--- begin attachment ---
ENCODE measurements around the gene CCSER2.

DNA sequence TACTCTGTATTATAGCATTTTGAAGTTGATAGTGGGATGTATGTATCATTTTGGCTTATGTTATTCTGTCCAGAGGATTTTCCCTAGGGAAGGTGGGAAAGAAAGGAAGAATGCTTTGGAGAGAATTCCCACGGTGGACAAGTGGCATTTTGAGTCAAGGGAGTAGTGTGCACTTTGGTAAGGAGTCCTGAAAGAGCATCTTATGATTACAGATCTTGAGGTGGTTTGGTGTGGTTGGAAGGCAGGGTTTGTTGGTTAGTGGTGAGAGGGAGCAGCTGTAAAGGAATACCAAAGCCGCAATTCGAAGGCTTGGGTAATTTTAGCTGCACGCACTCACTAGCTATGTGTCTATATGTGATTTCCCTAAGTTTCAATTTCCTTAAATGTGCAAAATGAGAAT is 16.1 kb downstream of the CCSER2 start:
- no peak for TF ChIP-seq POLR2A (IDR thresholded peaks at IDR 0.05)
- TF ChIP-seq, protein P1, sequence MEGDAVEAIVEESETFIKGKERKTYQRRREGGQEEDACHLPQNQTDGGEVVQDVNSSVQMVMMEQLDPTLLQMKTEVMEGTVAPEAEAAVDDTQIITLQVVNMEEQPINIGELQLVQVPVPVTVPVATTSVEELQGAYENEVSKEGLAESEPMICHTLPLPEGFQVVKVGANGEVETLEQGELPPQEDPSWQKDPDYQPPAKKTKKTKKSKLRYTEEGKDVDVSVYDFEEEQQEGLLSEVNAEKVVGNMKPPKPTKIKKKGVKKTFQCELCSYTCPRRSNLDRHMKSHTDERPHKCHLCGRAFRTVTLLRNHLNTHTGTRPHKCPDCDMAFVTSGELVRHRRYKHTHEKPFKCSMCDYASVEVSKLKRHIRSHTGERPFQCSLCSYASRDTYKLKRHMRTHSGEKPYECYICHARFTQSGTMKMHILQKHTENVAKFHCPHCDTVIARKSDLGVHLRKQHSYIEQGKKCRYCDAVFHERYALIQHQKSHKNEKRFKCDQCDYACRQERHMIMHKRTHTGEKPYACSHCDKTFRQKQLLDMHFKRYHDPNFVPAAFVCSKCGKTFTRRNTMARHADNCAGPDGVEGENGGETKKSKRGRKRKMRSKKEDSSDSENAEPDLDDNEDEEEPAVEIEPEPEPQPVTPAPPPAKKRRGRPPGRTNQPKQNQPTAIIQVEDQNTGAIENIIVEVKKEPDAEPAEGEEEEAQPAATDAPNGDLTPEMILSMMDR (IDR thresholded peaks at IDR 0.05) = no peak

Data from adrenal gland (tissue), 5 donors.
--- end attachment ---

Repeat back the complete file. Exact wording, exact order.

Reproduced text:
ENCODE measurements around the gene CCSER2.

DNA sequence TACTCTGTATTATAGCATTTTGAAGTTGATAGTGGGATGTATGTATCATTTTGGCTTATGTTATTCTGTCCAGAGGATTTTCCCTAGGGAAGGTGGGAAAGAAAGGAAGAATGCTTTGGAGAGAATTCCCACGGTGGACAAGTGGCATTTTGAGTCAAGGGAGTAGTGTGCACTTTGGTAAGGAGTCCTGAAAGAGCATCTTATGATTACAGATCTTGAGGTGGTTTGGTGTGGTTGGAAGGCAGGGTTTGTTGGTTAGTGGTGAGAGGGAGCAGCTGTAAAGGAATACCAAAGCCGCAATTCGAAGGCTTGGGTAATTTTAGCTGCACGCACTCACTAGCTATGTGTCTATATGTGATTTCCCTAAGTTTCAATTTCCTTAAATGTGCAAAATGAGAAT is 16.1 kb downstream of the CCSER2 start:
- no peak for TF ChIP-seq POLR2A (IDR thresholded peaks at IDR 0.05)
- TF ChIP-seq, protein P1, sequence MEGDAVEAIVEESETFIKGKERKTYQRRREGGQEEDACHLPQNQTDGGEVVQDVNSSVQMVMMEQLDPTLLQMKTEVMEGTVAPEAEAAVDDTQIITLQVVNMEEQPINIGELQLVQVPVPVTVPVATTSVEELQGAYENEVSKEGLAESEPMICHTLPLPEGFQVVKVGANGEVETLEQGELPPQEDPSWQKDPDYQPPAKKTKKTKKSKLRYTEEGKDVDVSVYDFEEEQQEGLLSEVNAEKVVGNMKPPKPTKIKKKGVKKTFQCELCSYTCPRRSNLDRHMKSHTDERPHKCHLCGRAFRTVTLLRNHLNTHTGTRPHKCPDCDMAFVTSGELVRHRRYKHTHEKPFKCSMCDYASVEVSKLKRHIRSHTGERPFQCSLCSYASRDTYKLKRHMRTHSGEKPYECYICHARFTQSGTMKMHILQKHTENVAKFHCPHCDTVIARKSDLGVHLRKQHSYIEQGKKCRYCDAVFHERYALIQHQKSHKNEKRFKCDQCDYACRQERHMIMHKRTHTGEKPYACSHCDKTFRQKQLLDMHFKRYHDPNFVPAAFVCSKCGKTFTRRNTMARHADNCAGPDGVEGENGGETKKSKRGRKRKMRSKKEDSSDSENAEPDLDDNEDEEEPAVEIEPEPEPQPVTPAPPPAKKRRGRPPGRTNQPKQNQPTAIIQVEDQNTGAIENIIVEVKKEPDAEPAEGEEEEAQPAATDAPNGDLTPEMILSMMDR (IDR thresholded peaks at IDR 0.05) = no peak

Data from adrenal gland (tissue), 5 donors.